• AP English Literature and Composition (260)

    Grades 9-12

    (Prerequisite: Successful completion of English III Honors or its equivalent and teacher recommendation. 1 Credit) (Taken from apcentral.collegeboard.com website) AP Literature and Composition engages students in 14 becoming skilled readers of prose written in a variety of periods, disciplines and rhetorical contexts, and in becoming skilled writers who compose for a variety of purposes. Both their writing and their reading should make students aware of the interactions among a writer’s purposes, audience expectations and subjects as well as the way generic conventions and the resources of language contribute to effectiveness in writing. The online vocabulary program Membean is also used. Texts include: Wuthering Heights (Bronte), Dubliners (Joyce), Antigone (Sophocles), Death of a Salesman (Miller), A Tale of Two Cities (Dickens), Waiting for Godot (Becket), The Road (McCarthy), Macbeth (Shakespeare). One additional book may be selected by the instructor. (1 credit)
  • Cinema (271)

    Grades 11-12 Elective 

    Studies the history of the cinema and uses classic movies to teach students how to view and write about film. In an age dominated by visual entertainment, this course encourages a viewing attitude that is both questioning and critical. (Prerequisite: C average in English and approval of Department Head) (1/2 credit).
  • AP English Language and Composition (275)

    Grades 9-12

    (Prerequisite: Successful completion of English II Honors or its equivalent and teacher recommendation. 1 Credit) AP English Language and Composition fosters student understanding and appreciation of the English language, particularly language used to argue and persuade. The class studies the logic of language, learns new words, reads writing that exemplifies precision and rhetorical force. In the first semester, content and assignments center on understanding and clarifying personal values, and weighing these against accepted societal values. In the second semester, content and assignments explore specific means of persuasion employed in American society. Articulate, deliberate, precise language is encouraged and enforced in writing assignments, oral reports and class discussion. The online vocabulary program Membean is also used. Texts include: Elements of Style (Strunk and White), Hot Words for the SAT, Lincoln’s Greatest Speech (White), The New Yorker, Picnic, Lightning (Collins), The Seagull Reader Essays (Kelly), The Adventures of Huckleberry Finn (Twain), The Grapes of Wrath (Steinbeck), The Scarlet Letter (Hawthorne), Ceremony (Silko) One Hundred Great Essays (DiYanni), Everything’s an Argument (Lunsford, Ruszkiewicz and Walters), Everyday Use: Rhetoric at Work in Reading and Writing (Roskelly and Jolliffe), Lincoln’s Greatest Speech: The Second Inaugural (White), Getting Personal (Lopate) or In Cold Blood (Capote), Elements of Style (Strunk and White). (1 credit)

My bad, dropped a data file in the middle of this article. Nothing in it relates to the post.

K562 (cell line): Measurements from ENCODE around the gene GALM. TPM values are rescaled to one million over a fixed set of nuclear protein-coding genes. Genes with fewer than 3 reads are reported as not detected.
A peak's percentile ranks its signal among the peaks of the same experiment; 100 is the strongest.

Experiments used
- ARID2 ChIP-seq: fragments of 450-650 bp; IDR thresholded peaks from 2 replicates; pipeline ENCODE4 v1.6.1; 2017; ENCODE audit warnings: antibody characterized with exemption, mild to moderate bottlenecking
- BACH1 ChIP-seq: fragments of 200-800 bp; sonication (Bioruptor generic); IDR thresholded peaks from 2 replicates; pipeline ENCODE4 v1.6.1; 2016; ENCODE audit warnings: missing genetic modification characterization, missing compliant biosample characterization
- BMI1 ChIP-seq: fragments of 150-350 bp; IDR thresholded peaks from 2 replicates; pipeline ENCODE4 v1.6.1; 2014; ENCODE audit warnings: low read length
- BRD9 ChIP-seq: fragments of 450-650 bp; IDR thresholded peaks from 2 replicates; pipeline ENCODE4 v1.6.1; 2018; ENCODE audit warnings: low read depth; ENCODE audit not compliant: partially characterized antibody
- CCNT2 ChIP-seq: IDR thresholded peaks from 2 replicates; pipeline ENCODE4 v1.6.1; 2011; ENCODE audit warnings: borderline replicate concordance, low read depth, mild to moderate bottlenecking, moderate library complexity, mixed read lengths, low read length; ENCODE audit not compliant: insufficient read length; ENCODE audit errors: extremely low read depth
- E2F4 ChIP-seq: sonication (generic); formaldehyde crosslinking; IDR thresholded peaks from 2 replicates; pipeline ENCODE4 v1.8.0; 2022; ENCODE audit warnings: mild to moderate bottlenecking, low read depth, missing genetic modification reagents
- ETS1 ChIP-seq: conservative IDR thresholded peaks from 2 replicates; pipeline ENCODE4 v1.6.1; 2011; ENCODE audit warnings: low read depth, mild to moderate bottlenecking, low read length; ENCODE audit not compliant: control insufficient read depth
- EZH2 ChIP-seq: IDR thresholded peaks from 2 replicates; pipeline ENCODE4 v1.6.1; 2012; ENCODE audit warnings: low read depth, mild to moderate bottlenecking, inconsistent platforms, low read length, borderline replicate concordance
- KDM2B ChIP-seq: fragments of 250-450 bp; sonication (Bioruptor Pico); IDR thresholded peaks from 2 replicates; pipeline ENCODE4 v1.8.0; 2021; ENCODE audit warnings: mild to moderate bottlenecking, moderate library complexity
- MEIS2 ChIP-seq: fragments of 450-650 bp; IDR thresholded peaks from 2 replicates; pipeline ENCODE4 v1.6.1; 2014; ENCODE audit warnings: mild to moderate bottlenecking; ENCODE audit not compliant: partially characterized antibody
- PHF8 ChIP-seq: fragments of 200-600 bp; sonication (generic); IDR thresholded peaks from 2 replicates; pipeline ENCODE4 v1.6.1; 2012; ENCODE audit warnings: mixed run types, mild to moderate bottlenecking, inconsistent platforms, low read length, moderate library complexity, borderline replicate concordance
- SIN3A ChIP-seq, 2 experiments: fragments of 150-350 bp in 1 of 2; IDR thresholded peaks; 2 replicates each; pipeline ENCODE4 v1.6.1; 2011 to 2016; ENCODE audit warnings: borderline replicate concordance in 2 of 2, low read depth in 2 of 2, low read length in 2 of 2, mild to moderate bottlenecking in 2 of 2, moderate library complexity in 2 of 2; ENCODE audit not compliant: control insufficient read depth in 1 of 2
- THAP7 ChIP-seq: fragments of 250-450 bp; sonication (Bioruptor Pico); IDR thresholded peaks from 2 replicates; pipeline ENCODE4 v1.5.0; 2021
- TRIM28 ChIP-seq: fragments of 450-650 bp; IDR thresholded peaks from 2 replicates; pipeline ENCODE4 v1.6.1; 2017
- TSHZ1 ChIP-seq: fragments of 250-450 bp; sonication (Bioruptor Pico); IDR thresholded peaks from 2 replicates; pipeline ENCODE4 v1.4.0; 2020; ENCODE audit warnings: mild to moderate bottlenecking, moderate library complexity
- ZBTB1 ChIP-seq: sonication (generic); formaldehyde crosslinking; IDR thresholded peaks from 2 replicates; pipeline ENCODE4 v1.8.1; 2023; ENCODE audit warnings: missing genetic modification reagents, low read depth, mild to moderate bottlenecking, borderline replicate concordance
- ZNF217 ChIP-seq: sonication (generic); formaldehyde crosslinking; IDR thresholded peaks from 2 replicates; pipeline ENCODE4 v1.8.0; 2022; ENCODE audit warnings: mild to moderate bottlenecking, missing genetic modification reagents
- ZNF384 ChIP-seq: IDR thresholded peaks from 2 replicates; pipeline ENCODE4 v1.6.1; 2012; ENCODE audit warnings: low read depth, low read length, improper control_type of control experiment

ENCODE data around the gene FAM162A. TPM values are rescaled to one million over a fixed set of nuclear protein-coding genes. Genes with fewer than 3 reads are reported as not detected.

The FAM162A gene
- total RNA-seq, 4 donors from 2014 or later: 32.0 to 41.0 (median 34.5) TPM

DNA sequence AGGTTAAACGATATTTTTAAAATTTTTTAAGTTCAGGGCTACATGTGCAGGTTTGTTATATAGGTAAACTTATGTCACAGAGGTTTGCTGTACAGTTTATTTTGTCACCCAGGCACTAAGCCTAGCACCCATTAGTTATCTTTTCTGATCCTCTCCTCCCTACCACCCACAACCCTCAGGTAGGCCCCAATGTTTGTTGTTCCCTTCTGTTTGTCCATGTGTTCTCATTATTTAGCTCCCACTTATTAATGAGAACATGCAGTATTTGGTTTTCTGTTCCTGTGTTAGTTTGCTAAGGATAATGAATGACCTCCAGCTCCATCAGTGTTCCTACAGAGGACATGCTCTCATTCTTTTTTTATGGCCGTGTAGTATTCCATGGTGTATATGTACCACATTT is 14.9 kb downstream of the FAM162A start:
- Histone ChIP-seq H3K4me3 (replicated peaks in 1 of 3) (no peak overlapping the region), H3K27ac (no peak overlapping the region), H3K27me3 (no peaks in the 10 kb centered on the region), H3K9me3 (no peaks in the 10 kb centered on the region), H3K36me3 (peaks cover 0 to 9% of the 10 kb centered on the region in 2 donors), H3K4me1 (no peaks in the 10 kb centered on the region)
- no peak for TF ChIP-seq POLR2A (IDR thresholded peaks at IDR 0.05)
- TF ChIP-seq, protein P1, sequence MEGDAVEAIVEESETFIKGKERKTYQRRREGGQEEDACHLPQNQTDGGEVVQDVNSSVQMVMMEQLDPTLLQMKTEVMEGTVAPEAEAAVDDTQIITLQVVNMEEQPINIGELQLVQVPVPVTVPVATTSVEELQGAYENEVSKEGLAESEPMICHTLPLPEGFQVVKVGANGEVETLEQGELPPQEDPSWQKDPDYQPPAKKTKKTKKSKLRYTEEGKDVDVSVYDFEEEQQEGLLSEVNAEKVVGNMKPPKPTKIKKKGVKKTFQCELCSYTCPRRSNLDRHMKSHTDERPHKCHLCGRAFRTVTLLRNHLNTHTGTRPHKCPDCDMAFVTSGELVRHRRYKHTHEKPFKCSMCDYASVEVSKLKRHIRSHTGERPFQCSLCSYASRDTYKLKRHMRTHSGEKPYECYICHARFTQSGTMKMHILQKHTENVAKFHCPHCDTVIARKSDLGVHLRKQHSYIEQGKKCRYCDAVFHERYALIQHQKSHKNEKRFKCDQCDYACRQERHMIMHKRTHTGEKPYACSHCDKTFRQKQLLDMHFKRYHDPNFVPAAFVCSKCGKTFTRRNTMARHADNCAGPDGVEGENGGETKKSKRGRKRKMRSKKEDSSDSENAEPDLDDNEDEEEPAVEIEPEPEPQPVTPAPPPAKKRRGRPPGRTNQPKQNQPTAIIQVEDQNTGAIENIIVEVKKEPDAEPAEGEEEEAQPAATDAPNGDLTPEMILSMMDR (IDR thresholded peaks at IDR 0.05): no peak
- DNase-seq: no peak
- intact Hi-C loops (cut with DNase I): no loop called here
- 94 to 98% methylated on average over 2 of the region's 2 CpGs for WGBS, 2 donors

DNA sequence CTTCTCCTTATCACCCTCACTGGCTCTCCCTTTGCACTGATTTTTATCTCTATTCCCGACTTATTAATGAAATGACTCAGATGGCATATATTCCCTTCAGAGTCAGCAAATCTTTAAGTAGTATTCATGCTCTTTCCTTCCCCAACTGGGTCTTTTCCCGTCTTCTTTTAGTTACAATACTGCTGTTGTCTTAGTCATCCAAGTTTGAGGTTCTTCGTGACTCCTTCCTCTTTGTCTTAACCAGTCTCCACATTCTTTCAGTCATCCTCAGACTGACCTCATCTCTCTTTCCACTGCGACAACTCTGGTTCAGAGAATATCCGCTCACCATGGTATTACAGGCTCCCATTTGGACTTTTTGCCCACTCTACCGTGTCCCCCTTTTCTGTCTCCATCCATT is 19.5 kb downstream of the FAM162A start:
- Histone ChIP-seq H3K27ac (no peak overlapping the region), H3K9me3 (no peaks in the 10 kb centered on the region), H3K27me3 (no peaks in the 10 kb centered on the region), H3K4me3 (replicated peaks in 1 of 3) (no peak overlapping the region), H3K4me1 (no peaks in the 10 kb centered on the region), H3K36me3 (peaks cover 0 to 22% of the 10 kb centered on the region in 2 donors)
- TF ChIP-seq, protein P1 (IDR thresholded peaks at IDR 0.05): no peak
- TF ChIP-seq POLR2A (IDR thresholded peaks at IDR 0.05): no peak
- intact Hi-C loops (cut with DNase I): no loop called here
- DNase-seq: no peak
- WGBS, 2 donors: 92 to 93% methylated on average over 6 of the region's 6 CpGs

• Shakespeare (277)

    Grades 9-12 Elective 

    (Shakespeare) will examine the three components of the bard’s stagecraft – tragedies, comedies and histories. While there will often be close readings of the texts, the emphasis of this course will be on performance. Students will explore six plays by watching movie adaptations of plays, recorded performances from the Globe Theatre in London, and seeing a live performance. Acting workshops will provide the opportunity to appreciate Shakespeare’s language and understand elements of acting and staging. (No Pre-requisite) (1/2 credit)
  • Creative Writing I (286)

    Grades 9-12 Elective 

    Seminar will introduce four genres of writing: poetry, short stories, creative non-fiction, and ten minute plays. Students will examine authors who employ various styles and techniques, and experiment with these styles in an effort to become confident writers while discovering their own personal style. Class activities such as journal entries, grab bags, photography, and artistic responses, and computer prompts challenge students to become versatile. Students will alternate between utilizing the computer lab to build a writing portfolio, and work shopping written work with an emphasis on revising and editing. (No Prerequisite) (1/2 credit)
  • Creative Writing II (287)

    Grades 10-12 Elective 

    Seminar is an in-depth look at various styles of poetry and fiction, which students will reinterpret through their own writing. Class will alternate between studying various authors, utilizing the computer lab to build a portfolio, and work shopping written work. Genres include political poetry, beat poetry, slam poetry, confessional poetry, surreal fiction, mystery fiction, memoir, and more. Creative Writing II will also offer an examination of publishing and writing as performance art. (Pre-requisite: Creative Writing I and Teacher Recommendation) (1/2 credit) 

English Faculty

List of 6 members.

Sacred Heart School

 
High School: 781-585-7511
Elementary School: 781-585-2114 
Early Childhood Center: 781-585-2290
Sacred Heart School is a landmark educational institution on the South Shore. Providing students in preschool to grade 12 a top-tier, private, Catholic education for the last 70 years.